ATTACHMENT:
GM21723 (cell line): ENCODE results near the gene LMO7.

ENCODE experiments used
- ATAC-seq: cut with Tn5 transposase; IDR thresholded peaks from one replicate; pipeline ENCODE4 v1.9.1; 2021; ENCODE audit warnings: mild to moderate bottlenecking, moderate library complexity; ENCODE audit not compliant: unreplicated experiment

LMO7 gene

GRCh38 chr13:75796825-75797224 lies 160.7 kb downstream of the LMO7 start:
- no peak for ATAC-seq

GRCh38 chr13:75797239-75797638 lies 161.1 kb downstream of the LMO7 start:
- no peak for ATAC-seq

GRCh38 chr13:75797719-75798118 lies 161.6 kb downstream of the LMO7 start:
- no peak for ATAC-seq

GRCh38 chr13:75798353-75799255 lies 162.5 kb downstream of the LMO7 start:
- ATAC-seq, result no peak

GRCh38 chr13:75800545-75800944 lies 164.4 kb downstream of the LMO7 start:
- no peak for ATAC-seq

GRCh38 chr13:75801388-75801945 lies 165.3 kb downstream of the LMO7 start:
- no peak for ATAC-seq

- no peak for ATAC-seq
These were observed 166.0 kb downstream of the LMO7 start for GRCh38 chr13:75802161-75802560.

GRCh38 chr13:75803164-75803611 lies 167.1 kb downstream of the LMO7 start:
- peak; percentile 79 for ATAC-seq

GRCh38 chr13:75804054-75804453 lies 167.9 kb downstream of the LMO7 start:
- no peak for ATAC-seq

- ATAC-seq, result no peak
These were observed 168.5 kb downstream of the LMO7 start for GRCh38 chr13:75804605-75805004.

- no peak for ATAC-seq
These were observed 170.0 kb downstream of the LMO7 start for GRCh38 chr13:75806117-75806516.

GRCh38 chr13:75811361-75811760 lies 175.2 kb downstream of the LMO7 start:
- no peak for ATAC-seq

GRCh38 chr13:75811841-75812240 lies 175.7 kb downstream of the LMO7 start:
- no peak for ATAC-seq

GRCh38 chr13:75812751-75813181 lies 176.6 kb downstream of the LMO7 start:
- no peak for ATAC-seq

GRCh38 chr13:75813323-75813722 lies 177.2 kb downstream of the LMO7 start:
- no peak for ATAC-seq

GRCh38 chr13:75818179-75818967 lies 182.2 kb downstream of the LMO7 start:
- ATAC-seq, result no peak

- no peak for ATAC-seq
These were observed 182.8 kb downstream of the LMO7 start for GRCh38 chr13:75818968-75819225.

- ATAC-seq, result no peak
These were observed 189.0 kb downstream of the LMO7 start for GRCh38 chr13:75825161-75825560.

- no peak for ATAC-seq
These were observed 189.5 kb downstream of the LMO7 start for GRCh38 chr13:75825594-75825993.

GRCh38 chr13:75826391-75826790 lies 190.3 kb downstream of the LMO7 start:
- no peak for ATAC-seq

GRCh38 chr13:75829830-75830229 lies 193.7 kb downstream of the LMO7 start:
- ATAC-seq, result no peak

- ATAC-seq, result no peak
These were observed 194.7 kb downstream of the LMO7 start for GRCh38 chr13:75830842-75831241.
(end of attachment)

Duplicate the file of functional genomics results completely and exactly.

GM21723 (cell line): ENCODE results near the gene LMO7.

ENCODE experiments used
- ATAC-seq: cut with Tn5 transposase; IDR thresholded peaks from one replicate; pipeline ENCODE4 v1.9.1; 2021; ENCODE audit warnings: mild to moderate bottlenecking, moderate library complexity; ENCODE audit not compliant: unreplicated experiment

LMO7 gene

GRCh38 chr13:75796825-75797224 lies 160.7 kb downstream of the LMO7 start:
- no peak for ATAC-seq

GRCh38 chr13:75797239-75797638 lies 161.1 kb downstream of the LMO7 start:
- no peak for ATAC-seq

GRCh38 chr13:75797719-75798118 lies 161.6 kb downstream of the LMO7 start:
- no peak for ATAC-seq

GRCh38 chr13:75798353-75799255 lies 162.5 kb downstream of the LMO7 start:
- ATAC-seq, result no peak

GRCh38 chr13:75800545-75800944 lies 164.4 kb downstream of the LMO7 start:
- no peak for ATAC-seq

GRCh38 chr13:75801388-75801945 lies 165.3 kb downstream of the LMO7 start:
- no peak for ATAC-seq

- no peak for ATAC-seq
These were observed 166.0 kb downstream of the LMO7 start for GRCh38 chr13:75802161-75802560.

GRCh38 chr13:75803164-75803611 lies 167.1 kb downstream of the LMO7 start:
- peak; percentile 79 for ATAC-seq

GRCh38 chr13:75804054-75804453 lies 167.9 kb downstream of the LMO7 start:
- no peak for ATAC-seq

- ATAC-seq, result no peak
These were observed 168.5 kb downstream of the LMO7 start for GRCh38 chr13:75804605-75805004.

- no peak for ATAC-seq
These were observed 170.0 kb downstream of the LMO7 start for GRCh38 chr13:75806117-75806516.

GRCh38 chr13:75811361-75811760 lies 175.2 kb downstream of the LMO7 start:
- no peak for ATAC-seq

GRCh38 chr13:75811841-75812240 lies 175.7 kb downstream of the LMO7 start:
- no peak for ATAC-seq

GRCh38 chr13:75812751-75813181 lies 176.6 kb downstream of the LMO7 start:
- no peak for ATAC-seq

GRCh38 chr13:75813323-75813722 lies 177.2 kb downstream of the LMO7 start:
- no peak for ATAC-seq

GRCh38 chr13:75818179-75818967 lies 182.2 kb downstream of the LMO7 start:
- ATAC-seq, result no peak

- no peak for ATAC-seq
These were observed 182.8 kb downstream of the LMO7 start for GRCh38 chr13:75818968-75819225.

- ATAC-seq, result no peak
These were observed 189.0 kb downstream of the LMO7 start for GRCh38 chr13:75825161-75825560.

- no peak for ATAC-seq
These were observed 189.5 kb downstream of the LMO7 start for GRCh38 chr13:75825594-75825993.

GRCh38 chr13:75826391-75826790 lies 190.3 kb downstream of the LMO7 start:
- no peak for ATAC-seq

GRCh38 chr13:75829830-75830229 lies 193.7 kb downstream of the LMO7 start:
- ATAC-seq, result no peak

- ATAC-seq, result no peak
These were observed 194.7 kb downstream of the LMO7 start for GRCh38 chr13:75830842-75831241.